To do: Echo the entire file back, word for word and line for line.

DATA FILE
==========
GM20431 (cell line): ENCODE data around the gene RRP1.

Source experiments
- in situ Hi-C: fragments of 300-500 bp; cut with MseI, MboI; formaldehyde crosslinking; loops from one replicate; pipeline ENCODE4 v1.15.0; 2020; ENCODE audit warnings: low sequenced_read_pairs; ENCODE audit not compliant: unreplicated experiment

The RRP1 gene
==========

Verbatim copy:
GM20431 (cell line): ENCODE data around the gene RRP1.

Source experiments
- in situ Hi-C: fragments of 300-500 bp; cut with MseI, MboI; formaldehyde crosslinking; loops from one replicate; pipeline ENCODE4 v1.15.0; 2020; ENCODE audit warnings: low sequenced_read_pairs; ENCODE audit not compliant: unreplicated experiment

The RRP1 gene